Finally, Professor Berger is correct: “Confrontation” is not obsolete. It is very much alive and relevant today. Rav Soloveitchik’s four conditions for respectful dialogue should “be placed always” before Jews and Christians who talk theology together. I do not discount the practical risks of dialogue and that sometimes the dynamics of dialogue can move toward violating these conditions, as Professor Berger relates. And I would add that if Cardinal Ratzinger—or anyone else—insists on using dialogue for Christian mission, (i.e. conversion), then he is not a fitting partner for dialogue with Jews. But I believe that if all parties do their homework, approach dialogue in good faith, and explicitly agree on these ground rules, the risks are worth taking. As Rav Soloveitchik incisively explained in the famous footnote #4 of Halakhic Man, spiritual greatness demands complexity and risk.  


Response to Aryeh Klapper

I would like adjust somewhat R. Klapper’s restatement of my primary theses. I argued that the four conditions laid down by R. Soloveitchik are still the foundation for proper theological dialogue by Catholic and Jews, and that today these can be met by both parties. The restriction on non-polemical theological dialogue grew out of R. Soloveitchik’s belief in 1964 that these conditions were not (or could not be) met by the Church.

Secondly, as a traditional Jew trained in Talmud, I am very wary of making predictions, for fear of being called either a child or a fool. And as one trained in philosophy, I am well aware of the logical problems involved in asserting subjunctive counterfactual claims. Hence I do not claim that if R. Soloveitchik were alive today, he would approve of theological dialogue. This no one can know with certainty. Rather, I tried to analyze what is rationally analyzable, namely his 1964 arguments regarding theological dialogue, and assess which are applicable and which not in contemporary conditions. 

Evidently R. Klapper believes that Rav Soloveichik did issue a halakhic decision regarding interfaith theological dialogue, and that there is legal substance behind what he calls “the rhetoric of presentation” in “Confrontation.” My analysis addressed only the arguments in “Confrontation,” which by any understanding of halakhah as a precise technical discipline fail to have halakhic import. It may be that Rav Soloveichik did make a halakhic argument against dialogue privately to others, but this appears nowhere in the public historical record. This claim is therefore beyond any scholarly discussion. It also creates insuperable problems for one who maintains halakhic commitments: What is the Torah or Rabbinic basis for such a pesaq? When does it apply? To whom does it apply? Can it be overridden by other halakhic desiderata? If so, what are they? In other words, this is in the realm of speculation that is immune from both rational analysis and halakhic seriousness.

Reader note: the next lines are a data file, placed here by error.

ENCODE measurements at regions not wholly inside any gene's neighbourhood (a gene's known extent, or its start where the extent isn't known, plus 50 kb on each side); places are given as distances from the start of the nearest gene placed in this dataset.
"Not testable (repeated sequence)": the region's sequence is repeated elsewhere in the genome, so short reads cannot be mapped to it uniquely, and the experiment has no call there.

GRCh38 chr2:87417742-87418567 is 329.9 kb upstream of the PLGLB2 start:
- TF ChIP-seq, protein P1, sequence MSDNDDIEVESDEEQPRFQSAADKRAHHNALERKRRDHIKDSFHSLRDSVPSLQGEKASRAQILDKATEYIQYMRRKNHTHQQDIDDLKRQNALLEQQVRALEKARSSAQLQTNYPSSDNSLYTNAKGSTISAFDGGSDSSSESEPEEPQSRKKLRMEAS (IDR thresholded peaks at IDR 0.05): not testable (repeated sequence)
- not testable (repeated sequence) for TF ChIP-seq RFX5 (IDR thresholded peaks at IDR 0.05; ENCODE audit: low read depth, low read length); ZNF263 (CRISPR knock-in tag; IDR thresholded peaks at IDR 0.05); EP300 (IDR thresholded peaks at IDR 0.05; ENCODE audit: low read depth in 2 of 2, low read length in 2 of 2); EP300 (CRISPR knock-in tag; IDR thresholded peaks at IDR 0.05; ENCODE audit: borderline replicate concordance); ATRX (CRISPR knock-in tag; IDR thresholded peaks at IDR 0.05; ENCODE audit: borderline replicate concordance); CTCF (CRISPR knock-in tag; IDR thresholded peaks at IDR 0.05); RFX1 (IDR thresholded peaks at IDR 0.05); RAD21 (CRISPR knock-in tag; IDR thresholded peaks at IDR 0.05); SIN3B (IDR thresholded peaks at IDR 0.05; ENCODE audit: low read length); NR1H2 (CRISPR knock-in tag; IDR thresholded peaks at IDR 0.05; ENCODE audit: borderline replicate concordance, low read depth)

R. Klapper correctly points out that the implications of whether the essay expressed a legal decision or a policy statement are ones of degree not of kind. One needs stronger arguments and data to overturn a pesaq than to change a policy, but ultimately both apply to a limited set of conditions. (Only the famous three halakhic prohibitions of murder, adultery/incest, and foreign worship are categorical, i.e. independent of all conditions.) Therefore when relevant conditions change, both new pesaq and new policy are called for. Heart transplants are a clear example of this. When the first transplants were performed, authorities ruled they were forbidden due to lax rules for removing the heart from the donor and the low probability of procedure’s success. Later, as the correct rules were developed and the technique became more effective, halakhic authorities ruled it permissible. 

R. Klapper raises the point that, “what one pope has done, another can put asunder.” This is certainly true, but I would add that as I understand the Catholic reconciliation with Jews and Judaism, it is not the idiosyncratic initiative of Pope John Paul II, but now a 40 year process endorsed by every pope since John XXIII and part of the official teaching of the Catholic magisterium. This transformation may suddenly reverse itself, but that is improbable (a virtue of all orthodox institutions) and would require a fundamental shift in Rome . I was careful to state that Jews should only participate in dialogue after agreement by both parties in acceptable ground rules and therefore Jewish participation should be contingent and reversible. Should the Church at any point resist those ground rules, Jews can and should retreat from dialogue. Of course participation in dialogue entails risk, but so does everything worthwhile, particularly in the spiritual life. I judge that this is a risk worth taking if it is minimized by careful planning and agreement a priori on principles.

I sense that R. Klapper (and many others) commit a fallacy by equating dialogue with reduction in identity.  He is correct that Jews and Christians should not marry on a theological level, but that is not what dialogue attempts to do. Marriage is the wrong metaphor for relations between Jews and Christians. (I admit to contributing to this error in my paper by using the paradigm of Adam and Eve that Rav Soloveichik used in “Lonely Man of Faith.”) The more accurate metaphor is that of siblings, the one that Rav Soloveichik used in “Confrontation” (Jacob and Esau) and that Pope John Paul II used when he addressed Jews in Israel (“I am Joseph your brother.”). Brothers still talk to each other when they disagree and live differently. Jews and Christians can see each other as siblings, distinct from each other, disagreeing with each other, and ultimately clinging to different existential commitments. We should remember that the Torah tells us that even Jacob and Esau as well as Joseph and his brothers reconcile to some degree at the end of their troubled relationships. The question is whether Jews and Christians wish to try to achieve a deep mutual understanding that would give us and our children more hope for our futures.